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Homework Help: More operator questions

  1. Oct 31, 2007 #1
    Consider
    [tex]\langle x'|\hat{p} \hat{x} | x \rangle[/tex].
    Are these steps correct?
    1. [tex]\hat{x}[/tex] operates on the x eigenstate to get
    [tex]\langle x'|\hat{p} x | x \rangle[/tex].
    2. x is a c-number so can be pulled out to get
    [tex]x \langle x'|\hat{p} | x \rangle[/tex].
    3. [tex]x \langle x'|\hat{p} | x \rangle = x \frac{\partial}{\partial x'}\delta (x'-x)[/tex]

    The part I'm most wary on is 2 where I pulled x out. It seems like the p operator is acting on it so I shouln't be able to do that.

    Alternatively, could I do the following:
    1. have p operate on [tex]\hat{x}[/tex] first to get
    [tex] \frac{\partial}{\partial x'}x' \delta (x'-x)[/tex]
    2. Which becomes
    [tex] \delta (x'-x) + x' \delta'(x'-x)[/tex]

    Is one of these two routes incorrect?
     
  2. jcsd
  3. Oct 31, 2007 #2
    Yes, you can do that. Operators do not act on c-numbers.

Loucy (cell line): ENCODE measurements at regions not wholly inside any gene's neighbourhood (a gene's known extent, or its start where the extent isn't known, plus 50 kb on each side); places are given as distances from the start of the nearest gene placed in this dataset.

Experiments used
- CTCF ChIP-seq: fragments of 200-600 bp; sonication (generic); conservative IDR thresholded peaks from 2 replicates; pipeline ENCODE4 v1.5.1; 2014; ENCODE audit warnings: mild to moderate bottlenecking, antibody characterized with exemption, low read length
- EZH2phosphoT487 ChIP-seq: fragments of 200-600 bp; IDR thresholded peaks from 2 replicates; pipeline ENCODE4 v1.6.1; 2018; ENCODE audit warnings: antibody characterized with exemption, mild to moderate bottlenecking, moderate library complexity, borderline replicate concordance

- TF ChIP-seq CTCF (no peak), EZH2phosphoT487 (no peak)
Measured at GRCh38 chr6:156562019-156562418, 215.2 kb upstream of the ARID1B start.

Eugene.
     
  4. Oct 31, 2007 #3

    Avodyne

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    Science Advisor

    Both are correct (except you dropped a factor of -i*hbar in line 3, but you also dropped it in the 2nd part). You can check that your two final expressions are equal by integrating them against a test funtion of either x or x'.
     
  5. Nov 1, 2007 #4
    Won't you get the same thing for
    [tex]\langle x'|\hat{x} \hat{p} | x \rangle[/tex]
    though? That would imply the two operators commute.
     
    Last edited: Nov 1, 2007
  6. Nov 1, 2007 #5

    Hurkyl

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    It's not a problem because [itex]\hat{p}[/itex] is not a differential operator: [itex]\hat{p}[/itex] is a linear operator acting on states. Because it's linear, it commutes with all complex numbers.


    [itex]\hat{p}[/itex] only turns into a differential operator when everything's written out in the position representation -- in that case, you would have

    [tex]
    \langle x' | \hat{p} \hat{x} | x \rangle
    =
    \int_{-\infty}^{+\infty} \delta(x' - \xi) \left(-i \hbar \frac{\partial}{\partial \xi} \right)
    \xi \delta(x - \xi) \, d\xi[/tex]

    and now it's differently obvious, since x clearly commutes with [itex]\partial / \partial \xi[/itex].
     
    Last edited: Nov 1, 2007
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